NISKAYUNA — The new wave of federal climate and energy funding is expected to benefit some of the work being done at GE Research on next-generation cleaner technology.
Technology leaders at GE Research’s Niskayuna headquarters gave an update Wednesday on their work on the possible future of aviation during a tour by two members of Congress who helped push through the multi-hundred-billion-dollar Inflation Reduction Act. his dollars to fight climate change. .
Rep. of US Paul Tonko, D-Amsterdam, chairs the House Subcommittee on Environment and Climate Change, and Rep. U.S. Rep. Matt Cartwright, D-Pennsylvania, chairs the Subcommittee on Commerce, Judiciary and Science.
Tonko is a regular guest at GE Research, but it was Cartwright’s first visit. Both came away impressed with the work being done in areas such as hybrid-electric jet propulsion and hydrogen-fueled engines to move people from one place to another without creating pollution.
“There’s going to be a revolution in the way people get around in the air over the next 10 or 15 years, and you’re going to see that revolution right here in Schenectady,” Cartwright said.
Tonko, a longtime advocate of taxpayer investment in technology development, said the kind of public-private partnership at play at GE Research is essential to restoring and maintaining the U.S.’s leadership in innovation.
“You come here and you see all these aspects of the work related to the work that we’re doing in DC with the policies and the budget that is providing the resources in part to make this happen, to strengthen that partnership with GE in a public-private concept,” Tonko said. “This is how we’re going to make it happen.”
Some aspects of the research have been underway for a decade, and some have moved into advanced testing.
General Electric last month announced that it had successfully completed the first-ever test of a megawatt-class hybrid electric jet propulsion system at simulated altitudes of up to 45,000 feet at NASA’s facility in Sandusky, Ohio.
Mohamed Ali, vice president and general manager of engineering for GE Aerospace, joined Wednesday’s tour of GE Research.
“2025 – we will fly the world’s first hybrid electric,” he said.
Tonko said reducing carbon emissions and accelerating new technology in many sectors, not just transportation, is a goal of multiple rounds of federal spending, from the infrastructure bill last fall to the computer chip legislation in early this summer until the inflation act signed by President Biden this year. week.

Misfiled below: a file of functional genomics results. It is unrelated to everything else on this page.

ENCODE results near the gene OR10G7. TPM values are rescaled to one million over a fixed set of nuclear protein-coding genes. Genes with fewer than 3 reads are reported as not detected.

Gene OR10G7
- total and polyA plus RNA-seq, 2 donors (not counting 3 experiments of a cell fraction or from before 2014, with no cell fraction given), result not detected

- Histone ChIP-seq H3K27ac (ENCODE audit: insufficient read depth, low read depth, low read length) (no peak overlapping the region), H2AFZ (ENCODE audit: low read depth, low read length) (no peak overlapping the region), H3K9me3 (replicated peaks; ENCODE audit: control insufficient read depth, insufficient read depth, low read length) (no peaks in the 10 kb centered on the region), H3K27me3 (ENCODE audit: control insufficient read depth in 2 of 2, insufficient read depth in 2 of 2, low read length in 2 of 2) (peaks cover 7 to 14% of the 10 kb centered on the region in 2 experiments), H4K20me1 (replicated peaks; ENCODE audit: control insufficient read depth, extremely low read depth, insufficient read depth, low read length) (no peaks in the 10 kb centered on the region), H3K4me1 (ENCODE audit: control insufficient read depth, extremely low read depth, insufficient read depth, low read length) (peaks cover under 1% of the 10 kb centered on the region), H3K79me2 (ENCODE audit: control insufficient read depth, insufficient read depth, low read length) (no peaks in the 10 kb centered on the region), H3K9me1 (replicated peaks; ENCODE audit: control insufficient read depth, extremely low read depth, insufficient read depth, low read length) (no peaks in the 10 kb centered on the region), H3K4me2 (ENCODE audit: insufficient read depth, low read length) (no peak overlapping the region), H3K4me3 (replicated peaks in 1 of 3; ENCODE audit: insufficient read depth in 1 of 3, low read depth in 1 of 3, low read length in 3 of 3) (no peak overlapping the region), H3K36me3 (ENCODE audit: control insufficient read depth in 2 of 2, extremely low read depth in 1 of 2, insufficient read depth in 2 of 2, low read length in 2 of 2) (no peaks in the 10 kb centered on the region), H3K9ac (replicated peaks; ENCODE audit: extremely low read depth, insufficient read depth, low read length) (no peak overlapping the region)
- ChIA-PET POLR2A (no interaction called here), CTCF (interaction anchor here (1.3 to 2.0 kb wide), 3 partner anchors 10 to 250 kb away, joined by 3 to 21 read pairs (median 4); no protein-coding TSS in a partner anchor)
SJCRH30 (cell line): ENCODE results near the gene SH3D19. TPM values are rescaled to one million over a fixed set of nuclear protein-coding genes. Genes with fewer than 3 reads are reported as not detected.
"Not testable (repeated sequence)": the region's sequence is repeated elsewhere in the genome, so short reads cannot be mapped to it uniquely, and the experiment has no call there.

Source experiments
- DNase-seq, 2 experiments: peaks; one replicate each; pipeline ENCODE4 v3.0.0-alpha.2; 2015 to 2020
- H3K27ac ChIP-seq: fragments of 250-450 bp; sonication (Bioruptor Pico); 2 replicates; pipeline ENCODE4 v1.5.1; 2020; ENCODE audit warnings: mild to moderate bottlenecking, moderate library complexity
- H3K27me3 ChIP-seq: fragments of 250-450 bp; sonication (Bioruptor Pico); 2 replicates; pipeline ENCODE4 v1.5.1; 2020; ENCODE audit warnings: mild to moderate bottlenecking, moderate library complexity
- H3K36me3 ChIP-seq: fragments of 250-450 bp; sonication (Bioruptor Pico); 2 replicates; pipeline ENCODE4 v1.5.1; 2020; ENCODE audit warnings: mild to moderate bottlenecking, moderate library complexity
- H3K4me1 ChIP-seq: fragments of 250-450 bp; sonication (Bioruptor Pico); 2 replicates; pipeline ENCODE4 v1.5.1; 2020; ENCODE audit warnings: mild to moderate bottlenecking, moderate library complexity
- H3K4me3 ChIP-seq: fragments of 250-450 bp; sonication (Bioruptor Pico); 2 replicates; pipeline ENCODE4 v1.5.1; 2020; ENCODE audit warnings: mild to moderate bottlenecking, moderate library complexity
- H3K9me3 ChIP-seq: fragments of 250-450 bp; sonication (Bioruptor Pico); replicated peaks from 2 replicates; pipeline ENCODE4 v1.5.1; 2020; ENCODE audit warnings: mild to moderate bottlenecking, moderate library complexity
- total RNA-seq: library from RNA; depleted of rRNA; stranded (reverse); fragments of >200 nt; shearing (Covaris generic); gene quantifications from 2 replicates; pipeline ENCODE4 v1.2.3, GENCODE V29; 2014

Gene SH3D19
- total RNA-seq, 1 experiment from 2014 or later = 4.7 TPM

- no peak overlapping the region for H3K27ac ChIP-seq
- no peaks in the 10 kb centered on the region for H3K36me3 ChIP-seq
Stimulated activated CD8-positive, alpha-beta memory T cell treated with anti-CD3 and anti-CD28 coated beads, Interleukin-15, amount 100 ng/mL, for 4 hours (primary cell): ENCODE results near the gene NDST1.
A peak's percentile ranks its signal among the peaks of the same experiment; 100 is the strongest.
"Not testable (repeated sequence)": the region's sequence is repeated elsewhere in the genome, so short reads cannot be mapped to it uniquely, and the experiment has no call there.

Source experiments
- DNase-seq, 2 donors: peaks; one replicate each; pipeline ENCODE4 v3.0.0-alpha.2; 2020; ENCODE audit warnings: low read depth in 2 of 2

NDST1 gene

“These packages have tremendous incentives for research, for all kinds of development to come,” Tonko said. They will also increase employment, he added.
He acknowledged the possibility that midterm elections could shift power in the House or Senate or both to people who don’t share the same climate change goals, or approach them the same way and support the same research funding. .
“That’s the shocking stuff these bills will promote,” Tonko said. “It would be terrible if we slowed this down.”
General Electric is just one part of the matrix of public agencies and private companies researching all aspects of alternative flight technologies.
Satish Prabhakaran, GE Research’s technology leader for aviation electric propulsion, discussed hydrogen fuel as an example.
Hydrogen generated by green methods – without creating carbon emissions – can be a non-polluting alternative to traditional petroleum-based aviation fuel.
But it should be used in its denser liquid form, rather than as a gas. Which requires a cold and pressurized tank. Which increases the weight of the aircraft, which is potentially a nuisance.
So developing a new generation of fuel tanks is a prerequisite, Prabhakaran said. The combination of weight for strength and function in the fuel tank and the resulting need to reduce weight elsewhere speaks to the need to approach clean flying as a holistic development of whole systems rather than a single component revolutionary.
“It will take a combination of new technologies, smarter aircraft management and new fuels,” Prabhakaran said. New fuels are a big part of the decarbonisation of the aviation sector.
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